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Open Access Articles- Top Results for Music of Arizona

Music of Arizona

The music of Arizona originally was influenced by Native American music. In the 20th century, Mexican immigrants. Banda, corridos, mariachi and conjunto became popular in Arizona, and the music has been influenced by immigrant communities in the state.

Other major influences come from styles popular throughout the rest of the United States.

Flagstaff

Flagstaff has a community (non-professional) orchestra, the Flagstaff Symphony Orchestra. The FSO includes both townspeople and faculty and students from Northern Arizona University. The Orpheum Theater is the largest performing venue in northern Arizona.[citation needed] The city hosts two music festivals, the Flagstaff Folk Festival and the Flagstaff Music Festival.

Native American flautist R. Carlos Nakai was born in Flagstaff.

Phoenix

Phoenix has been called a "rock mecca" by Jim Adkins of the Phoenix rock band Jimmy Eat World.[1] Tempe (home of Arizona State University) and Mesa also coexist with Phoenix as part of the Arizona musical scene. Other Phoenix bands include the Meat Puppets, Gin Blossoms, Phunk Junkeez, Dead Hot Workshop, Opiate for the Masses, The Jetzons, Roger Clyne and the Peacemakers.

In the 1960s, rock and R&B bands inspired by British Invasion groups like The Beatles appeared in Phoenix. Musicians to emerge from this era include Alice Cooper, and Bill Spooner of The Tubes. The group Pages was formed by Phoenix residents Richard Page and Steve George, who later formed the nucleus of the Phoenix pop-rock group Mr. Mister (who had 2 #1 Hot 100 hits, including "Broken Wings" in 1985). Dolan Ellis has lived in Phoenix most of his adult life. He moved to LA in the early 1960s, where he was an original member of the Grammy-winning folk group The New Christy Minstrels. Dolan returned to Phoenix while the group was still at its peak. In February 1966, Governor Sam Goddard appointed Dolan as Arizona's Official State Balladeer, which was renewed under ten governors consecutively. He was selected as the first Arizona Culture Keeper, and Senator John McCain read his accomplishments into the U.S. Congressional Record. Dolan spent a few years away from Phoenix from about 1993 through 2003, to found the Arizona Folklore Preserve in Ramsey Canyon. He still commutes to the AFP, where he continues to serve as Artist-in-Residence, about twice a month.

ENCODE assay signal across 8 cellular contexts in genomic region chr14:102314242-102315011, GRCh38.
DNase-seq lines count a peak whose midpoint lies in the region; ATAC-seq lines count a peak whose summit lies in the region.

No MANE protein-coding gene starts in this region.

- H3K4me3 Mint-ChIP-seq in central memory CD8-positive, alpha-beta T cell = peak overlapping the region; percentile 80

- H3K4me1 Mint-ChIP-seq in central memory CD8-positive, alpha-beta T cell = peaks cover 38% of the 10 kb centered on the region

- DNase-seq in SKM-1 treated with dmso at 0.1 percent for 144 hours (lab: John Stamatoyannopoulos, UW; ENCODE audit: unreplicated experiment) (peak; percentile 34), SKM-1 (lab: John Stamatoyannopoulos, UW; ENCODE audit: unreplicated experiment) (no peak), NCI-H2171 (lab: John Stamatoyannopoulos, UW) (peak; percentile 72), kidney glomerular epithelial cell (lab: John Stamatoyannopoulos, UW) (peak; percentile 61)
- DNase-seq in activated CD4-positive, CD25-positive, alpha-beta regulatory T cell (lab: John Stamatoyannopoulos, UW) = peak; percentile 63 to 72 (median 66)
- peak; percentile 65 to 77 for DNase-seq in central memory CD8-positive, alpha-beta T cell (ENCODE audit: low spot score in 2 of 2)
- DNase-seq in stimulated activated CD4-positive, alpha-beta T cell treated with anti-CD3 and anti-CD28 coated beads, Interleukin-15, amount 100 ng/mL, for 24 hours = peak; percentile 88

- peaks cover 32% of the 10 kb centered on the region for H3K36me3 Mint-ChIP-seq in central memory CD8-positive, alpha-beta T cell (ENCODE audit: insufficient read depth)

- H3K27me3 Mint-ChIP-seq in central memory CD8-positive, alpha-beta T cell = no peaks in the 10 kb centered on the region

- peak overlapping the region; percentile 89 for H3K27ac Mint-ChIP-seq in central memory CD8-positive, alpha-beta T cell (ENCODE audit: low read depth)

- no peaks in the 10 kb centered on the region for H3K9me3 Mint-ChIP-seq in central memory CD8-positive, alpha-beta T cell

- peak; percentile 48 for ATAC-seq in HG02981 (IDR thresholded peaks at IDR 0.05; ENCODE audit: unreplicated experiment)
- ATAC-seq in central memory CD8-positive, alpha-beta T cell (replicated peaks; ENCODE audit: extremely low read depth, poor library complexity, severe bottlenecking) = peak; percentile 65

In the early 1980s, Phoenix hardcore punk bands included The Feederz, JFA (also known as Jodie Foster's Army) and Meat Puppets, the latter of which combined country influences and became a major influence on grunge. Other rock bands of the time include Flotsam and Jetsam, Sun City Girls, Sacred Reich, Caterwaul, and Mighty Sphincter. CeCe Peniston is among the best-known Black musical performers from this area.

During the 1990s, Chester Bennington, current lead singer for Linkin Park, spent several years in Phoenix as the lead singer for the post-grunge band Grey Daze. Another Phoenix musician, with whom Chester Bennington has collaborated, is DJ Z-Trip. This time also saw the formation and rise of pop punk/emo band Jimmy Eat World. Also Bob Stubbs formerly of the band Social Distortion played drums in local bands.